In what I can only call an amusing “gotcha” from last week’s “Casting the Runes” from the same audio performances, The Conception of Terror, “Lost Hearts” was a complete reversal of everything I described about loving in the previous story in the collection. That isn’t to say it’s not a solid, well-performed, dark and creepy story of horror—it absolutely is, complete with the usual hopelessness, no-way-out, and evil-wins that generally leaves me so frustrated as a reader.
“Lost Hearts” brings us Stephanie, a foster kid who’s taken off from more than one foster home in the past, who is more-or-less on a last-chance with her next placement before she’s just put into non-family care. She arrives at Aswarby House, a shiny, pristine tower, and is stunned at how beautiful the place is. The whole place is atypical: beautiful, full of middle-aged people, and run like a co-op. There’s only one other kid there, Ben, who is about her age and the foster kid of the man who lives on the Penthouse floor. They bond in an adorkable way, and then, of course, the horrors begin.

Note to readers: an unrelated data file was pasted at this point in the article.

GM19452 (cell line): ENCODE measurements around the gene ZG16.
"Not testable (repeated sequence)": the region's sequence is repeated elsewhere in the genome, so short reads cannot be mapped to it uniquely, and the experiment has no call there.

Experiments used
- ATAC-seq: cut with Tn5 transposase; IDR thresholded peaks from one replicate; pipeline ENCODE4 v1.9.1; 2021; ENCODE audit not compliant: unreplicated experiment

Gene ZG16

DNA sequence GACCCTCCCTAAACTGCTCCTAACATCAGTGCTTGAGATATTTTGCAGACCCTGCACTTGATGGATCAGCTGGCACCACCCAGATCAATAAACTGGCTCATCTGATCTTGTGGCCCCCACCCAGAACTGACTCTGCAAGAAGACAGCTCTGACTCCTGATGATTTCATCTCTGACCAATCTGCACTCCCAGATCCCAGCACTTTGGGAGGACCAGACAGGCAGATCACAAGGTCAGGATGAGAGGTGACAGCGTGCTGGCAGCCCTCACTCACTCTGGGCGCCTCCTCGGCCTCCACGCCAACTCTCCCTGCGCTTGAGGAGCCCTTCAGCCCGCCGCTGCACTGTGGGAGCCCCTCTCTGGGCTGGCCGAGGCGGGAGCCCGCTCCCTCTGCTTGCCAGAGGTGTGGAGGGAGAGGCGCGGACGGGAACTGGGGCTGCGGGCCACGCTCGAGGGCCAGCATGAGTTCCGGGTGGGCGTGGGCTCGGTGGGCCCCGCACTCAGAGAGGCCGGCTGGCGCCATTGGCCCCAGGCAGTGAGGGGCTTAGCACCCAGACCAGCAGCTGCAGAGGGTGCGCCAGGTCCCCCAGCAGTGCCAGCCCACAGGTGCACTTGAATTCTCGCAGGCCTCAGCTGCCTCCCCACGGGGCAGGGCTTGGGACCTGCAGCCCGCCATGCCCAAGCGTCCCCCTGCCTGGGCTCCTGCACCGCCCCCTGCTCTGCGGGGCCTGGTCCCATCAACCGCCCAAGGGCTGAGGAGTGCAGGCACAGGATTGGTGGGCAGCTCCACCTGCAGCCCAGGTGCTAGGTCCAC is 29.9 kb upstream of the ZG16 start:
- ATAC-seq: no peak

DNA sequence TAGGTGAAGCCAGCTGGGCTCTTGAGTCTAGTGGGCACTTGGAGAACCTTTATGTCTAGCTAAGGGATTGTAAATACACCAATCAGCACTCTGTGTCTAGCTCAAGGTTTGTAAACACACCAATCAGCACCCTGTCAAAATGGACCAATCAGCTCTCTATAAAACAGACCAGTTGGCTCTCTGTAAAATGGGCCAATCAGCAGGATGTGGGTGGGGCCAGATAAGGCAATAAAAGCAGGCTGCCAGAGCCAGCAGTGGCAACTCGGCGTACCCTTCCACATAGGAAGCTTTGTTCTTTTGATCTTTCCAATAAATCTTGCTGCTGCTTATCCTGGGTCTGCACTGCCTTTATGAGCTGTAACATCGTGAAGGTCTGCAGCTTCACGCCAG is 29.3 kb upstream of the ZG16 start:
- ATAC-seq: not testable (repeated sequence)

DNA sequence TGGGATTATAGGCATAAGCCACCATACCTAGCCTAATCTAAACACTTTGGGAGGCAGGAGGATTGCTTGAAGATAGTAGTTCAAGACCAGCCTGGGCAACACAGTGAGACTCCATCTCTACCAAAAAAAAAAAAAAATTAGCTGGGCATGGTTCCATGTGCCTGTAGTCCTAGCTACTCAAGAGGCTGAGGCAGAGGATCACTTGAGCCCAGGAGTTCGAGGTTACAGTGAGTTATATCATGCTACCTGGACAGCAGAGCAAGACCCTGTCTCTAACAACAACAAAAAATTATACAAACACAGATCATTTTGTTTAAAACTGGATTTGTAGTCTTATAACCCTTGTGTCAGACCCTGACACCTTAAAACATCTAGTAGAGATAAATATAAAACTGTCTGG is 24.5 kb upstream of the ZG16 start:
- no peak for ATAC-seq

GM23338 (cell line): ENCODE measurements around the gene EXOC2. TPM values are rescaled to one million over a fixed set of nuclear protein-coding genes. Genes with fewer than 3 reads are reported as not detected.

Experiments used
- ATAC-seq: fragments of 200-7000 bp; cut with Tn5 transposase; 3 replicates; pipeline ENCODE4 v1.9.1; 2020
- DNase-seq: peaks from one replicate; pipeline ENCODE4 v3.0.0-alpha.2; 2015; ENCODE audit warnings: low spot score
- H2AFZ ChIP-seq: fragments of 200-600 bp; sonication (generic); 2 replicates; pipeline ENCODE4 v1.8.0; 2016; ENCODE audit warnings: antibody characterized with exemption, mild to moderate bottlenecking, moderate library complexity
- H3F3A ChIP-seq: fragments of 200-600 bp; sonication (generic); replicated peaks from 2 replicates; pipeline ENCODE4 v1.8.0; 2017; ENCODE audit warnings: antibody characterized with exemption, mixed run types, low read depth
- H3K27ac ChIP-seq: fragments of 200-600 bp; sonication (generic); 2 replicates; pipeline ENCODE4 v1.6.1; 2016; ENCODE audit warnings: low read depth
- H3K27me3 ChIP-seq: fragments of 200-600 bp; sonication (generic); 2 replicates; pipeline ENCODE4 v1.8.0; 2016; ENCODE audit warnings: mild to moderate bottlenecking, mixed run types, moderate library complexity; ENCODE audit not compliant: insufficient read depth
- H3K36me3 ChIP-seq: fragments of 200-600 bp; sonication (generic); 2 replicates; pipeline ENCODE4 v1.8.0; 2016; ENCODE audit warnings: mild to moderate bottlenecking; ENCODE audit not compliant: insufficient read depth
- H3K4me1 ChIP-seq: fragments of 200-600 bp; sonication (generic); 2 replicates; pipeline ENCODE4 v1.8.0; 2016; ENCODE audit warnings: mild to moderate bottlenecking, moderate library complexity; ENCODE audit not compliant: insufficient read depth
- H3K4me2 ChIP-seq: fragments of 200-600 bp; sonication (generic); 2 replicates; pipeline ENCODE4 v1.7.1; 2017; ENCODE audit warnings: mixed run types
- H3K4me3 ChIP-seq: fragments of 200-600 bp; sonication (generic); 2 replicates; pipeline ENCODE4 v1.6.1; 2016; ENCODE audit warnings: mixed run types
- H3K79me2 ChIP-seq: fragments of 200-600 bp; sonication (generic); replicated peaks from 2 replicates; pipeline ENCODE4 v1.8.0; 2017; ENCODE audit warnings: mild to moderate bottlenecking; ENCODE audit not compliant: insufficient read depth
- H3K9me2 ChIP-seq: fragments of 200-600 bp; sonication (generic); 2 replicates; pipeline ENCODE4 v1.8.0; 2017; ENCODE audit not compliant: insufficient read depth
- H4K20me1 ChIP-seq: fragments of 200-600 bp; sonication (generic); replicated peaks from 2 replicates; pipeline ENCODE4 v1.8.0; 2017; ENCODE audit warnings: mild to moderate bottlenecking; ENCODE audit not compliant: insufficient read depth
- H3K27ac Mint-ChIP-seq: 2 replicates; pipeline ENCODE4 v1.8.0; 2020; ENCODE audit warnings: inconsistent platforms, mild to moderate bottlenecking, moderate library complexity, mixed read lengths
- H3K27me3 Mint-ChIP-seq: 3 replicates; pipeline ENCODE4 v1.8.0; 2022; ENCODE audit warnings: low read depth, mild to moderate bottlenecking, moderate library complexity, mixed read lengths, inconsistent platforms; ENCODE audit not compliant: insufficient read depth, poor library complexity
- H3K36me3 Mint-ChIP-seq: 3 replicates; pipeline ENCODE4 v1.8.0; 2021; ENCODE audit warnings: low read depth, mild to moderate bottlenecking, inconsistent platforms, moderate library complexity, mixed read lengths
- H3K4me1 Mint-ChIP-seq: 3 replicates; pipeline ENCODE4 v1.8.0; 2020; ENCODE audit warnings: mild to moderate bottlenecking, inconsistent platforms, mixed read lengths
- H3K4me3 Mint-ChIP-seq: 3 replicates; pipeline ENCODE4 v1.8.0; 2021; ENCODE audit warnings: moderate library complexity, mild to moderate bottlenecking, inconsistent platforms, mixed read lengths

It’s only because of “Casting the Runes” that I held out hope to the end of this story, but “Lost Hearts” has a far more typical horror ending. Stephanie begins isolated, catches a glimmer of friendship and connection with Ben, Ben goes missing, and it’s a pretty fast ride back to hopelessness from that point onward. It’s well written, and well performed (the dramatization did a great job of the ghostly whispers Stephanie hears, for example) and it’s only ten days into October and I’d already like to go back to my happy-ever-afters, please. This one is definitely not a tale for those who like their creep factor to include a note of triumph.